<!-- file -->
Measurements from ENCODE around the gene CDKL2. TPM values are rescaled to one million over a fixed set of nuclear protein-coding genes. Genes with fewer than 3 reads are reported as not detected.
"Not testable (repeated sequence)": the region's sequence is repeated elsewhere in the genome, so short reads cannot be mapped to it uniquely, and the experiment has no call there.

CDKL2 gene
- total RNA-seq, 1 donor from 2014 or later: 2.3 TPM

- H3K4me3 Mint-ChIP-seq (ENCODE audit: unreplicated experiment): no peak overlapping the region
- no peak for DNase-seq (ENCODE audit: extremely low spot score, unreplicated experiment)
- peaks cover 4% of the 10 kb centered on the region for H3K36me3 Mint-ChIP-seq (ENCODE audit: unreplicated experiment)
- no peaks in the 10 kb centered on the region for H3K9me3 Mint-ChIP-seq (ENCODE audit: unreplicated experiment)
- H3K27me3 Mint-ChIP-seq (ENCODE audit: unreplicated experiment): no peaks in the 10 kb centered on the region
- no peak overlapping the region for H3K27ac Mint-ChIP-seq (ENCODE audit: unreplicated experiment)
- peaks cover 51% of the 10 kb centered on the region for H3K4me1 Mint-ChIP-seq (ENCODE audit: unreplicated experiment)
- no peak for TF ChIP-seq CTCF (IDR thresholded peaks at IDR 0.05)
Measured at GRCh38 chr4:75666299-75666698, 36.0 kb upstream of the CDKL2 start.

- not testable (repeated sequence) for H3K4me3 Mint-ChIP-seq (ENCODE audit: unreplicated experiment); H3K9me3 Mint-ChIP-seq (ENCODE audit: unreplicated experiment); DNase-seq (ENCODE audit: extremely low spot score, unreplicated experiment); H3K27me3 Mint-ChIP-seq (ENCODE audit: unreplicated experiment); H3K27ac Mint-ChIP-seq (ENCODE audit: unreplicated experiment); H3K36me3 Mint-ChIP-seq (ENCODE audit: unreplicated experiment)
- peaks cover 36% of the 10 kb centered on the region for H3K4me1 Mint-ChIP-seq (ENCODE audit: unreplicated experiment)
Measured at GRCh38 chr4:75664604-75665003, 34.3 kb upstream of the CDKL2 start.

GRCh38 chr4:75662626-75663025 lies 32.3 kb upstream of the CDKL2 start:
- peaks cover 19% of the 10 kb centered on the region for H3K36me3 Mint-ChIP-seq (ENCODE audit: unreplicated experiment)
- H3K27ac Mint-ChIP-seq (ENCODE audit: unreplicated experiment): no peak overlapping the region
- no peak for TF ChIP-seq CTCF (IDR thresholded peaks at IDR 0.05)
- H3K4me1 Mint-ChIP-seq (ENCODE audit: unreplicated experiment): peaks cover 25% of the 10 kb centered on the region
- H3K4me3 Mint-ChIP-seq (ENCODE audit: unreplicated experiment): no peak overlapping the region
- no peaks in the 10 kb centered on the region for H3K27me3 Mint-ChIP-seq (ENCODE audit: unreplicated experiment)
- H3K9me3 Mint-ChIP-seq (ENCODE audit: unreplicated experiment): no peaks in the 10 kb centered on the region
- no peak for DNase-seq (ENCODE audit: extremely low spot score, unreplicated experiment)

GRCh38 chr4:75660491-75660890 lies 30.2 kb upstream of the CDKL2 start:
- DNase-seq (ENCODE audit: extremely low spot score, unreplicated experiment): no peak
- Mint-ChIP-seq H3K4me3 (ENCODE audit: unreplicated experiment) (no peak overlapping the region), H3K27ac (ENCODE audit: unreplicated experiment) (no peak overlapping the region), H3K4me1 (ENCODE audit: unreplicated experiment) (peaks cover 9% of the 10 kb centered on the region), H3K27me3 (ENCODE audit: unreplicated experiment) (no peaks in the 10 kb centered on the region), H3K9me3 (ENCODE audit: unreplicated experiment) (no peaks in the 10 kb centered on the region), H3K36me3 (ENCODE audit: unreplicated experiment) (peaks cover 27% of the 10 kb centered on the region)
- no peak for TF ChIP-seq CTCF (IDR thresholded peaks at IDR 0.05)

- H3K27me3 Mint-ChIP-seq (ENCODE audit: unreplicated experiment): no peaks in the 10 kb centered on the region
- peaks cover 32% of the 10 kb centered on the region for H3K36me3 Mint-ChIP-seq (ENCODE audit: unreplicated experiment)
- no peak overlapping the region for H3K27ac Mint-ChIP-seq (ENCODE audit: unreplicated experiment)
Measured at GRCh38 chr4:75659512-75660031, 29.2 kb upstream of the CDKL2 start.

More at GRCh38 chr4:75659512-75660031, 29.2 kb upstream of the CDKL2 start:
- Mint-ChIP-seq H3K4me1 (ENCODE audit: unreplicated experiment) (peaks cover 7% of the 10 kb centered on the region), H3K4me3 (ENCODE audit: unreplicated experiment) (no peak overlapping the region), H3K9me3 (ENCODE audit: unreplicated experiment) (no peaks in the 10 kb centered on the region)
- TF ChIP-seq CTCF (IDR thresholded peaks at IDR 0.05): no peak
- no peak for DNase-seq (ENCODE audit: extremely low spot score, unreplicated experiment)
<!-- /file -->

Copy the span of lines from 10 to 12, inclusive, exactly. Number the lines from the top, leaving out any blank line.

- no peak overlapping the region for H3K27ac Mint-ChIP-seq (ENCODE audit: unreplicated experiment)
- peaks cover 51% of the 10 kb centered on the region for H3K4me1 Mint-ChIP-seq (ENCODE audit: unreplicated experiment)
- no peak for TF ChIP-seq CTCF (IDR thresholded peaks at IDR 0.05)